According to ECAR's annual student surveys, laptop ownership among undergraduate students has increased substantially over the past four years. In our survey we saw the same pattern among UW students: only 40 percent of the 3,250 undergraduate and graduate students who responded to our survey reported owning a desktop computer, while 93 percent reported owning a laptop and/or netbook.5 However, when we asked laptop and netbook owners how frequently they brought this equipment with them to campus, we got some surprising results: only a little over a one third frequently brought their laptops or netbooks to campus. Asked why they did not carry their laptop or netbook to campus, students reported that the weight was the primary obstacle, followed by concern about damage or theft and insufficient access to electrical outlets for charging. The latter concern also emerged when students were asked to prioritize the improvements they would like to see in public spaces on campus (computing centers, libraries, coffee shops, eateries, and open areas). Students said their top priority was for increased access to electrical outlets for charging laptops, netbooks, and mobile devices.

At first glance, Internet-capable handheld devices appear to overcome many of the obstacles students cited. These devices weigh very little, and students carry them all the time, regardless of any security concerns they may have. In addition, these smaller devices have longer battery life than their larger cousins. However, mobile learning has its own unique set of challenges. First, according to the ECAR 2009 study, in which UW students participated, only approximately one third of students own an Internet-capable handheld device and use it to access the Internet. More tellingly, the majority of students seldom or never use their handheld device when an Internet-capable computer is available, generally because the small screen/keyboard size of most handheld devices makes them difficult to use for extended work sessions. In addition, while students see potential for this technology in the future, many of the academic applications of mobile devices currently remain possibilities rather than practical realities.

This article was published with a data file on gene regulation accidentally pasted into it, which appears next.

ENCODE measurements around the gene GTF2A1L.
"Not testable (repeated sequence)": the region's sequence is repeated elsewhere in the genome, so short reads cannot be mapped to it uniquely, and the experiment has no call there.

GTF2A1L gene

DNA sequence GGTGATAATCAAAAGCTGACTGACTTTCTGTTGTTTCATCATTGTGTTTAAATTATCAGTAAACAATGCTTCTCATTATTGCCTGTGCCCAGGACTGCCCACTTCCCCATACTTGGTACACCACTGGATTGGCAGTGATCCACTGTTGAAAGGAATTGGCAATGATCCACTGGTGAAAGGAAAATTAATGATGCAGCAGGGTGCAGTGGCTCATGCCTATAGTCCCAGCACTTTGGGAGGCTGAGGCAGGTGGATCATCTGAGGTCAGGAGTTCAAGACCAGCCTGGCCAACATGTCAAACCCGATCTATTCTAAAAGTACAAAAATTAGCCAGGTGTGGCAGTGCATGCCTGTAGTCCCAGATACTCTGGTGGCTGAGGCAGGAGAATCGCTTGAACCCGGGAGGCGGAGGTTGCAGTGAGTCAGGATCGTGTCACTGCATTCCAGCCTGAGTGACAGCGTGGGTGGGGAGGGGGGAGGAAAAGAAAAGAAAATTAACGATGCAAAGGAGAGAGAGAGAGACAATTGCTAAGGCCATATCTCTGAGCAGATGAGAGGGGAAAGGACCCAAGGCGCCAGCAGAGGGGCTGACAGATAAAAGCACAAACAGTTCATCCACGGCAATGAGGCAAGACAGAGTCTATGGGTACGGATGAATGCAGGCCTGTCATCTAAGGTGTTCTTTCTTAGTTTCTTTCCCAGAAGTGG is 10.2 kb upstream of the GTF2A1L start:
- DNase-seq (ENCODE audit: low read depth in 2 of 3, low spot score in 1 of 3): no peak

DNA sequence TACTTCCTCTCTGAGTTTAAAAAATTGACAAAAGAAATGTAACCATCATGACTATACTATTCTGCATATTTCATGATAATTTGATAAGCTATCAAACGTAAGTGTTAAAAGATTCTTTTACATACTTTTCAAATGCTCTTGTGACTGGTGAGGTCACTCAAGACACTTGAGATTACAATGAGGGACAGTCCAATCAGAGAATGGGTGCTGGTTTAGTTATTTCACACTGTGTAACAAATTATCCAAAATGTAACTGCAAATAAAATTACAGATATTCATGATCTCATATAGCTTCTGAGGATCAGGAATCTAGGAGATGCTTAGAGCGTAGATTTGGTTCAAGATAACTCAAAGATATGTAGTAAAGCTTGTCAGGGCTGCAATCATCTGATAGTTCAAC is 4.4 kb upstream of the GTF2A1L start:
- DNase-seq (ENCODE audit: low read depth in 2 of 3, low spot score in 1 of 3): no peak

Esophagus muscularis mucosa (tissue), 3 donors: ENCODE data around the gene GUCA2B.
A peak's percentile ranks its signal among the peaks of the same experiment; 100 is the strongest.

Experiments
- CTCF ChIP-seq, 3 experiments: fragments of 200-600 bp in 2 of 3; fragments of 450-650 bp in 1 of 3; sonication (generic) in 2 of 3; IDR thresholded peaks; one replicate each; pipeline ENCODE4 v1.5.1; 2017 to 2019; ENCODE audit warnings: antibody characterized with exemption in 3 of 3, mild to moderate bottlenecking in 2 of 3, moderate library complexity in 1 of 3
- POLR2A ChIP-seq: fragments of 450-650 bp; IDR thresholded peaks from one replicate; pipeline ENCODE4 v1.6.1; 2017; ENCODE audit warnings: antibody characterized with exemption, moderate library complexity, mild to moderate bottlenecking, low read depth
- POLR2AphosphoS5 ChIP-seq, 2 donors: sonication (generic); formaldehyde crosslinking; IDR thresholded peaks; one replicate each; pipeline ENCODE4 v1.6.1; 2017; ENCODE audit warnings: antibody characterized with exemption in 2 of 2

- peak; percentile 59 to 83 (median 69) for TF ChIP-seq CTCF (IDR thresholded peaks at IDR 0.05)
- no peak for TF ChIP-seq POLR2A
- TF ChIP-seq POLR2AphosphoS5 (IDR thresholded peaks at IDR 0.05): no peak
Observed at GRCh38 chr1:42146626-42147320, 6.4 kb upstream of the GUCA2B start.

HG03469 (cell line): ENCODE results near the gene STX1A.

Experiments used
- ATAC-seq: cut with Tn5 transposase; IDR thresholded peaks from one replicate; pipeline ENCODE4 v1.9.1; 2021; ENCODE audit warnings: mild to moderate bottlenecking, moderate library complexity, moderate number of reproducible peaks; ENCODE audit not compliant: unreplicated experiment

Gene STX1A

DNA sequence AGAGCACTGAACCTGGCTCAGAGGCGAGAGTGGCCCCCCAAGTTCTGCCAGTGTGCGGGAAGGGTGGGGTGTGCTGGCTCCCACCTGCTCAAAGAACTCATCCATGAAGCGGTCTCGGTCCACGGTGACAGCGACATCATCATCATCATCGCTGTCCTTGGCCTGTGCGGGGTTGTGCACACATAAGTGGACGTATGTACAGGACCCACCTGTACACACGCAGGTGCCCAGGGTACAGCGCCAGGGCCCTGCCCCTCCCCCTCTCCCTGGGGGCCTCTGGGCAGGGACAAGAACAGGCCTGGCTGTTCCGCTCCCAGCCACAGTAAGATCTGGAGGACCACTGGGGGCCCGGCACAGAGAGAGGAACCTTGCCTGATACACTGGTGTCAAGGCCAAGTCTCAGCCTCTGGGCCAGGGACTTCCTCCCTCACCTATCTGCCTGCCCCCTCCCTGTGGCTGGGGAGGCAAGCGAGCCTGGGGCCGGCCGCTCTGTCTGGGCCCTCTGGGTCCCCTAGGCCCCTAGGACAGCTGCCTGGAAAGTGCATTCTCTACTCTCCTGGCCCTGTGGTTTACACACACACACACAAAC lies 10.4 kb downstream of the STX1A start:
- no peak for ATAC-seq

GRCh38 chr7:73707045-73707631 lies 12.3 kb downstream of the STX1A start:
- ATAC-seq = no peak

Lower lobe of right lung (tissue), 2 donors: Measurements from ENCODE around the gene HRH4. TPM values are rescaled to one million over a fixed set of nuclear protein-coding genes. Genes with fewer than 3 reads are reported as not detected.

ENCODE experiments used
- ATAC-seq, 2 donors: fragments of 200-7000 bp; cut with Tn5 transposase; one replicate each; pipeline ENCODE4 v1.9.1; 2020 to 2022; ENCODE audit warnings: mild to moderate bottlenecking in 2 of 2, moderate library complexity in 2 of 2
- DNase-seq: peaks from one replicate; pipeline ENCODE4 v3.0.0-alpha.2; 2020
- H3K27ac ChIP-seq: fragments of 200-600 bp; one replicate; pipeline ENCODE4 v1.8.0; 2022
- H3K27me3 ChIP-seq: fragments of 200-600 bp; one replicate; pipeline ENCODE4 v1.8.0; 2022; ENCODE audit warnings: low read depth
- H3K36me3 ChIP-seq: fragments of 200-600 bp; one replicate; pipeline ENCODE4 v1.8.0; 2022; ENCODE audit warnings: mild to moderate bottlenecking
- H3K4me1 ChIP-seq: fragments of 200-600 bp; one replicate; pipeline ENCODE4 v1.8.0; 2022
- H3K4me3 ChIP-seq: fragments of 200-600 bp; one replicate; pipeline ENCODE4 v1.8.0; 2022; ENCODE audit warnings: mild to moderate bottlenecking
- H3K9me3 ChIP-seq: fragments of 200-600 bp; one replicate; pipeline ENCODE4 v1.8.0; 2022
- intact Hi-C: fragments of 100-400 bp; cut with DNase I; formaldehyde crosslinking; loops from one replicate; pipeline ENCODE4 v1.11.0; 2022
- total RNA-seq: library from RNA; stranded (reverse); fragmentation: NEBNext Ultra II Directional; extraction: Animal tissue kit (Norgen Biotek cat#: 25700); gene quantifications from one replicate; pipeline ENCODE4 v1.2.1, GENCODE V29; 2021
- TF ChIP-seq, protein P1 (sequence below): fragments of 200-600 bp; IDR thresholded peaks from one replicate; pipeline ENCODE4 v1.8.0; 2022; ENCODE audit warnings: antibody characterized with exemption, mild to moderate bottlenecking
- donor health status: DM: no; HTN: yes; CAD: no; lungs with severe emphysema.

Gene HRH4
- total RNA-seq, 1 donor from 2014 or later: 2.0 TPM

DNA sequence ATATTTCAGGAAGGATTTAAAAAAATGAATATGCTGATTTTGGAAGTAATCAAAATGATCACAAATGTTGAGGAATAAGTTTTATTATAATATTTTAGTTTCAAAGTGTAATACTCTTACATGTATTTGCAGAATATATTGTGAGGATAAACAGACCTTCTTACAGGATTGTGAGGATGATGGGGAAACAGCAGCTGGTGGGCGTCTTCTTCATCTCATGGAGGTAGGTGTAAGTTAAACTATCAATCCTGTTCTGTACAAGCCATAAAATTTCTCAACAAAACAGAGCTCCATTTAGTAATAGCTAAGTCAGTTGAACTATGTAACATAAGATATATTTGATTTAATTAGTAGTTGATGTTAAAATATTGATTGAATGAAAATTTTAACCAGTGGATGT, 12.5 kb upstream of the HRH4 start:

Use of General-Access Campus Computers

During the same time that ownership of laptops has become ubiquitous and ownership of Internet-capable handheld devices has become common, use of general-access campus computers has remained high. While UW has seen some declines in overall student log-ins to computing centers and distributed workstations in branch libraries, these reductions can be attributed primarily to elimination of evening access in one computing center (a move that reflected the finding that most student demand could be met elsewhere during those hours) and to decreases in machines available (several branch libraries were closed due to budget reductions). Once shifts in hours and machine numbers are accounted for, fluctuations in computer use have been minor; similar numbers of students have continued to use available equipment at fairly consistent rates over the past five academic years.6 Other universities have reported similar trends. In an EDUCAUSE webcast, for example, Beth Shaefer from the University of Wisconsin-Milwaukee reported that traditional computing centers continue to be in high demand at that institution.7

Interestingly, when the University of Virginia recently announced that it was reducing student computing centers by about 375 seats over the next three years, the rationale for such reductions was not declining use of the centers (in fact, no general usage stats were given); rather, UVA determined that computing centers were "redundant" with student-owned hardware and software.8 UW survey data, however, found that students are drawn to campus computing centers for two main reasons: the technology available and the dedicated space for student work.9 Moreover, UW students use computing centers because they are in convenient locations, have good lighting, provide quiet spaces to work independently, offer comfortable furniture, have room for students to spread out books and materials, and dedicate specific areas for collaborative work (see Figure 2). Given that existing computing centers serve student needs for both technology and work space, strategies for supporting wireless and mobile learning need to consider this package of associated needs rather than merely the shift in ownership of hardware.